number  of children per woman and in the countries where the primary 

school enrollment for girls is nigh it is found that the infant 

mortality is lower. The fertility rate is also negatively correlated 

with the number of girls registered in primary school showing that 

education of women is a crucial variable in the explanation of the 

fertility tendency observed in African countries and accordingly 

constitutes and important  factor of the relation between demographic 

growth and development 


	c) Population migration and urbanization 


	Population growth affects   the increase of urban areas through 

the process of n migration.fertility is higher among population working 

on agriculture than it is in urban population. As a result rural-urban  

migration takes place. This could cause serious shortage of labour force 

in the area of origin and as a consequency lack of food supply while it 

could cause an excess of labour , increased demand for health and 

education services  and could create rapid urbanization and development 

of towns in the areas of destination.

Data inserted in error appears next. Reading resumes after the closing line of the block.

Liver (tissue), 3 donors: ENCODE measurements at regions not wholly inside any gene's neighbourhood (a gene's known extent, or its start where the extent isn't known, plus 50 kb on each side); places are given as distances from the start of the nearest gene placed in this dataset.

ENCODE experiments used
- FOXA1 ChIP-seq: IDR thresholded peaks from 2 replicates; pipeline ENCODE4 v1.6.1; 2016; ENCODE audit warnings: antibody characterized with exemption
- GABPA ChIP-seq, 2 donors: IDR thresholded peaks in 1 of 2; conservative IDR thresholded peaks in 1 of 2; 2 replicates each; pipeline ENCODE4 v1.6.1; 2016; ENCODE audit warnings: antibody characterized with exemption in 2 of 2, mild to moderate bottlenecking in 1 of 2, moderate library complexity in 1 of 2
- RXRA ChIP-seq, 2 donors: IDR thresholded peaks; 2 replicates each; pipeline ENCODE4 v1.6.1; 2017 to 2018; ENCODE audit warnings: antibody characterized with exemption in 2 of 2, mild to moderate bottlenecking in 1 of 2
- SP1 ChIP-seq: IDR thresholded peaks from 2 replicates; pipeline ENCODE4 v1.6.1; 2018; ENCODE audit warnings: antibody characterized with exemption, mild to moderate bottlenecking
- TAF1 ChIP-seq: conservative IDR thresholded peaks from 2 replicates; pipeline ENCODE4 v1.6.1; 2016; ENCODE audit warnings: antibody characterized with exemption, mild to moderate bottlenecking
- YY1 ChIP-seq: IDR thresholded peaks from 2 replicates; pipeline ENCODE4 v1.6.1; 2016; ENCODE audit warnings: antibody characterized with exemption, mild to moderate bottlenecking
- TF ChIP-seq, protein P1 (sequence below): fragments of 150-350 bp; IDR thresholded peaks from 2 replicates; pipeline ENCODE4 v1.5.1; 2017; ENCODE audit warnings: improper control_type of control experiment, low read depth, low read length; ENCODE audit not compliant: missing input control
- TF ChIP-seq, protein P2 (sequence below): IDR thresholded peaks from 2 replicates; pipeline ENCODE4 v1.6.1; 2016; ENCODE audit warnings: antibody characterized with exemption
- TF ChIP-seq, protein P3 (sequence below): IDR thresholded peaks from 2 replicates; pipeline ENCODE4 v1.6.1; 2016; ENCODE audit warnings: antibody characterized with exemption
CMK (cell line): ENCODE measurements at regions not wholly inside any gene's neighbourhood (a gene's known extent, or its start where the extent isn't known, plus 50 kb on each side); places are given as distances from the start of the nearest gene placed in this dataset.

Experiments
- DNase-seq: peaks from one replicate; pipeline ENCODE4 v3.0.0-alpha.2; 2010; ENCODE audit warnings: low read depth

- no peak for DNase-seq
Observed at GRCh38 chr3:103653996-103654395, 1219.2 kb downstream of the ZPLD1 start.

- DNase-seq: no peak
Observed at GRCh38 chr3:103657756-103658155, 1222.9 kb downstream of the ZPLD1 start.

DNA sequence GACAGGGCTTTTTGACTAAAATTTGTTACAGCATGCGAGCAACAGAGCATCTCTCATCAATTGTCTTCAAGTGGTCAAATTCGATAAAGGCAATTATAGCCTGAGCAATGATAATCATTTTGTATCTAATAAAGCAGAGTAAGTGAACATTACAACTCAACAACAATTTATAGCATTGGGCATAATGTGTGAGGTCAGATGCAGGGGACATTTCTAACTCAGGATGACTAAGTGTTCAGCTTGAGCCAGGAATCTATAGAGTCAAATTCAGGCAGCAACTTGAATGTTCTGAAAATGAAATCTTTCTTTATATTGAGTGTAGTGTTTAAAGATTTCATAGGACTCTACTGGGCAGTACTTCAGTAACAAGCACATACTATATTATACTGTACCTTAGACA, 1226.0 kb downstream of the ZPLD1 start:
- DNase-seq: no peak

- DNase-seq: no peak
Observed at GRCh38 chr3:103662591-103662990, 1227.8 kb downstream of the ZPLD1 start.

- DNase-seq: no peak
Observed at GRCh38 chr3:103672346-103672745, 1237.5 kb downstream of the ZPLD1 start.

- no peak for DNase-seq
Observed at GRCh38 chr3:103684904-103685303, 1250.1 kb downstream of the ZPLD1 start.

Therefore - this situation and realities which exist in our 

countries have become causes for the failure of our efforts in 



	d)Population and family planning. 


	The correation matrix of fertility trends and contraception shows 

also that proportion of women using contraception are the most 

negatively correlated with fertility and was less degree to the 

proportion of children enrolled in secondary schools, the degree of 

urbanization, growth of GDP per capita and other factors. The African 

countries with low fertility are the countries where the  contraceptive 

prevalence rate the primary school enrollment of girls, the expenditure 

in social sector are very high and the expenditure for defense and 

security very low. therefore increase of general education of the 

population specially for girls and favorable socio-economic situation 

constiute the important elements in the use of contraception and family  

planning and consequently control the fertility and better quality of 



	e) Population and Structural Adjustment Proqrammes.